After another few years it wasn’t just frustrating—it was upsetting, because people were now more-often-than-not assuming I was American, just as the anti-American sentiment sparked by President Bush and the Wars on Terror and Iraq reached its zenith. By this point I didn’t even want to stay in America myself; I wanted to return to Scotland, to my home and its feeling of safety and belonging—and yet whenever I visited, I enjoyed no such thing. Instead I found only those friends telling me I sounded foreign, or cab drivers glaring at me in their mirrors, or total strangers taking out their anti-American frustrations on me just because of my accent—of which one example in particular comes to mind.

It was August, and I was at the box office for one of Edinburgh’s Fringe Festival venues, where I work as manager during the summers. A customer had decided to kick up a fuss because he wasn’t admitted to his show, and though this was manifestly no one’s fault but his—he was carousing in the bar and didn’t hear the repeated calls for the house—he was nevertheless demanding a refund. After arguing in circles for almost half an hour, his manner progressively unpleasant, he finally wrapped things up by saying, “Look, mate, thirty quid is a lot of money. We can’t all afford to get flown over from America on our trust funds.”

This seemed like an especially outrageous complaint coming from someone who was late for the theatre at four o’clock on a Wednesday afternoon because he’d been too busy quaffing expensive Irish cider (a glass of which he continued to wave at me throughout our conversation). But even more outrageous, to me, was the implication that I had unreasonably swanned into his country and fucked it up for him when in fact I had been there fucking it up for most of my life, actually, and felt as if I had at least as much license to do so as he was liberally exercising. By this point it was even official; I had earned my British citizenship. But his comment stung—still does, when I think back to it—because it stirs my fears that somehow my claim to Scotland is illegitimate; that no matter how I feel about the place, I’ll always be an outsider.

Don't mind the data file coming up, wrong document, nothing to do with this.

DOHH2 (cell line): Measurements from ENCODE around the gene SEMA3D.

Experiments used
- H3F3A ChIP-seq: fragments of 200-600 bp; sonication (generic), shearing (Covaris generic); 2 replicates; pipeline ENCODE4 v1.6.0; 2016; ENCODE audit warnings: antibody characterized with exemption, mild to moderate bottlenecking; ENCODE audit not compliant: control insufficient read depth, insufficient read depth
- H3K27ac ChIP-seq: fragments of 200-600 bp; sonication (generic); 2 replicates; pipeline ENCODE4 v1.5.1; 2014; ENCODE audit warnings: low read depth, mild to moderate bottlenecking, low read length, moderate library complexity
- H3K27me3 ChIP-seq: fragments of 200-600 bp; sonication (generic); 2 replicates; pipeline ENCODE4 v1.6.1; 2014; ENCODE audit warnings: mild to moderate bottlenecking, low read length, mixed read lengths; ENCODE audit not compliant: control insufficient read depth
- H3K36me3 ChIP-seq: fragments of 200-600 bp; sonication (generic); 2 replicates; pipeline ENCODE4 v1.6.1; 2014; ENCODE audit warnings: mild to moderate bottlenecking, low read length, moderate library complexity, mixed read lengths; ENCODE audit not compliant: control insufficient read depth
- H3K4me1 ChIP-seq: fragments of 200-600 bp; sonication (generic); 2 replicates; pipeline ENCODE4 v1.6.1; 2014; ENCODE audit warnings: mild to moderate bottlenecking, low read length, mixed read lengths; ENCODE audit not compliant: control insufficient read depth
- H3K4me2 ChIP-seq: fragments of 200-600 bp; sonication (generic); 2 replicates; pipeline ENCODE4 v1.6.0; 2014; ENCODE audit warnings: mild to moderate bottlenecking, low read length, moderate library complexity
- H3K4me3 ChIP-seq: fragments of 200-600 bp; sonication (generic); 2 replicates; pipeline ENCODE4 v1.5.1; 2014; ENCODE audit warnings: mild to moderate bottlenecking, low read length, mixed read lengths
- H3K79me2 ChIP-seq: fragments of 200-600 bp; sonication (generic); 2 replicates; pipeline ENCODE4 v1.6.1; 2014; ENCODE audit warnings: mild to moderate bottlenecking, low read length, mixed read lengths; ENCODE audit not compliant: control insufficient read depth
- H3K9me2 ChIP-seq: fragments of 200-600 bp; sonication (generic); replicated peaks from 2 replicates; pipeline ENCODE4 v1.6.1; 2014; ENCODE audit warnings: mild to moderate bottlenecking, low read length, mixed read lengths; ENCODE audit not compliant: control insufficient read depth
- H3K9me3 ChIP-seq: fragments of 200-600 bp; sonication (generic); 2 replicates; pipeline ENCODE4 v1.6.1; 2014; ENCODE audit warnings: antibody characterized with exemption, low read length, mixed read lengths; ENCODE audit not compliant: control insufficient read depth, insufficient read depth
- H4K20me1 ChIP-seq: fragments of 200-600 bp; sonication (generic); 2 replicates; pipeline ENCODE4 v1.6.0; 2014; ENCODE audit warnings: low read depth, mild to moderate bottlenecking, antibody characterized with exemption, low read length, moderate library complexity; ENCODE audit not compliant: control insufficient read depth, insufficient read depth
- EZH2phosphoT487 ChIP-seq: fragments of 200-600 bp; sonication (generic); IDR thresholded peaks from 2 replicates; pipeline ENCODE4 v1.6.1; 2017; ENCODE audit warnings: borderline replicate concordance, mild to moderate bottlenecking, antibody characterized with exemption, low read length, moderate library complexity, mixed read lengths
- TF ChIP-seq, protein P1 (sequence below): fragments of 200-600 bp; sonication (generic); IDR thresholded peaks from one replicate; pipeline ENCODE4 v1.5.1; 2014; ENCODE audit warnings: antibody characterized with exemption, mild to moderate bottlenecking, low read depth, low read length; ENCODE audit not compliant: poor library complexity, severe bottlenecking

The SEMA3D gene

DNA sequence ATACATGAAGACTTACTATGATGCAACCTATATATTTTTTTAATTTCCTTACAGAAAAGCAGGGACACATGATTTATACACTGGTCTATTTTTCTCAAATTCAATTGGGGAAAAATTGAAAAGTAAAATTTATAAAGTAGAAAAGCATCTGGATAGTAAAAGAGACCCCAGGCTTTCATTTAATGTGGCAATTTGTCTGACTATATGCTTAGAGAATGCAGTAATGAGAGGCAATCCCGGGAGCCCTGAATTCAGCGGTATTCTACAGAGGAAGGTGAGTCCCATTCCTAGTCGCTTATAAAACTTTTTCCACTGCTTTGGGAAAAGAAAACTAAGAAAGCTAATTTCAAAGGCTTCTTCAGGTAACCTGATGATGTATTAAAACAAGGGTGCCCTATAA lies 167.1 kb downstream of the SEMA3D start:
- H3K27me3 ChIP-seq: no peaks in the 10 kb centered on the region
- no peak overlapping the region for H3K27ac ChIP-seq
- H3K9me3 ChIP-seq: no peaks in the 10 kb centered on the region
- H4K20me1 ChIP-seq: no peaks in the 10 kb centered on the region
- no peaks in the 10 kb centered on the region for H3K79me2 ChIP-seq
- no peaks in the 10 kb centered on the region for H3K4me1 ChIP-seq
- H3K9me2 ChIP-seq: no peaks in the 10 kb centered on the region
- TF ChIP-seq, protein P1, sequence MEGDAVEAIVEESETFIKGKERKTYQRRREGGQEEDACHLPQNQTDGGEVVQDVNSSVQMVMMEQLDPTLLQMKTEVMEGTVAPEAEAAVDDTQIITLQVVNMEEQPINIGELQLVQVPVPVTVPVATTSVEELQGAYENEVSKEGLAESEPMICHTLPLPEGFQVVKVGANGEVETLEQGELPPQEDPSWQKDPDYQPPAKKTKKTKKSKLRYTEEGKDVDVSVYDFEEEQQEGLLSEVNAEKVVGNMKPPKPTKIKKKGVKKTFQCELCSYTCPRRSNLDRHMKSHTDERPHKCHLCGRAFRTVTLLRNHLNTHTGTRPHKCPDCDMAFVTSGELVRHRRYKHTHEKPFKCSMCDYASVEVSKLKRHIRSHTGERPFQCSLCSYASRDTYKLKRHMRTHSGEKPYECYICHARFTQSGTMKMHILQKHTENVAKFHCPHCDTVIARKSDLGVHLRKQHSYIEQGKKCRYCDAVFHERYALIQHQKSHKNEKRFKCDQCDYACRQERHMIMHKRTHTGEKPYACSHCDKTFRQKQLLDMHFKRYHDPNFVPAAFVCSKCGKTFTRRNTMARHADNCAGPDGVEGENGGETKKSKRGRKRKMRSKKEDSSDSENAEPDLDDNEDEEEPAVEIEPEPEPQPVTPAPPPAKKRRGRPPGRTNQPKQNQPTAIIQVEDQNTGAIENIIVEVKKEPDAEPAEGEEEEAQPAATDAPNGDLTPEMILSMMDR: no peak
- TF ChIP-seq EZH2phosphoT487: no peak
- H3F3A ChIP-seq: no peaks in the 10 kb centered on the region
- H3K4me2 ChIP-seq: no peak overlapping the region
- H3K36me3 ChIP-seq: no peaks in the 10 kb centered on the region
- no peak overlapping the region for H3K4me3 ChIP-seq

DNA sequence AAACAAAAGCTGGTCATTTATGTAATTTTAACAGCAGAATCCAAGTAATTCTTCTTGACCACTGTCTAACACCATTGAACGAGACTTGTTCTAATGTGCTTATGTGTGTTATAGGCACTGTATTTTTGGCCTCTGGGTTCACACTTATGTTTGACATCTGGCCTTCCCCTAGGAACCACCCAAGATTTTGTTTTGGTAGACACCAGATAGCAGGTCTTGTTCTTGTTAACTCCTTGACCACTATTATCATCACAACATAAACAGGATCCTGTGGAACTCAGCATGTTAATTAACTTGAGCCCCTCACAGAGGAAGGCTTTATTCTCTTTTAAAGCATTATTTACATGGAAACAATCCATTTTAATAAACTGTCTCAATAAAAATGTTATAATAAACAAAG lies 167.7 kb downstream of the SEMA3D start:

Lately that fear has been even worse, with the Scottish independence referendum looming ever closer, because under the separatists’ proposed rules, if the split were successful, I wouldn’t automatically qualify for citizenship. (The vote is about two weeks from this essay’s publication date, so depending on when you’re reading I may already have been officially labelled “not Scottish” by my own damn country’s government.) And that, I’m sure, is the biggest reason why, whenever I go home or meet a fellow Scot abroad, I still swing back to “being all Scottish” again. It’s the one small act of dissent I have; the one way to insist that I belong.

Because I do belong in Scotland. When I really think about it there seems no other possible conclusion. My earliest memories are of waking on Christmas Day in the pitch black of an Edinburgh winter morning; of crossing the Bruntsfield Links through a thick, claustrophobic fog. The city’s skyline is burnt so thoroughly into my memory I could draw it with my eyes shut. And most of all it’s the place that feels like home to me. The place that’s always felt like home. If anything my time in other countries has made that connection more certain—because I’m never calmer than when I step off the plane at Turnhouse or the train at Waverley, and by the time I’ve reached my neighbourhood it’s all I can do not to grin like a drunk. I may have spent the last thirteen years elsewhere, but that doesn’t change my first eighteen—the ones I spent in Edinburgh, absorbing the rhythm of life there, and falling in love for the first time, and learning how to be with other people, among other people, apart from other people. How to be a person myself. Those are the things that make you of a specific place, I think, far more than the peculiar bursts of air coming out of your throat. So when people comment on my lack of accent now, I tell them what I try to tell myself: that I am Scottish, whether I sound that way or not.


Andrew Ladd's debut novel, WHAT ENDS, won the Association of Writers and Writing Programs Prize in the Novel, and his shorter work has appeared in Apalachee Review, CICADA, Graze, Memoir Journal, Yemassee, and The Rumpus, among others. He grew up in Edinburgh, Scotland, and has since lived in Boston, Montreal, and New York; currently he lives in London with his wife.

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BT #011 © 2014 Andrew Ladd. Published by Little Fiction | Big Truths, September 2014.


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on a scotch bard,
gone to the west indies

by andrew ladd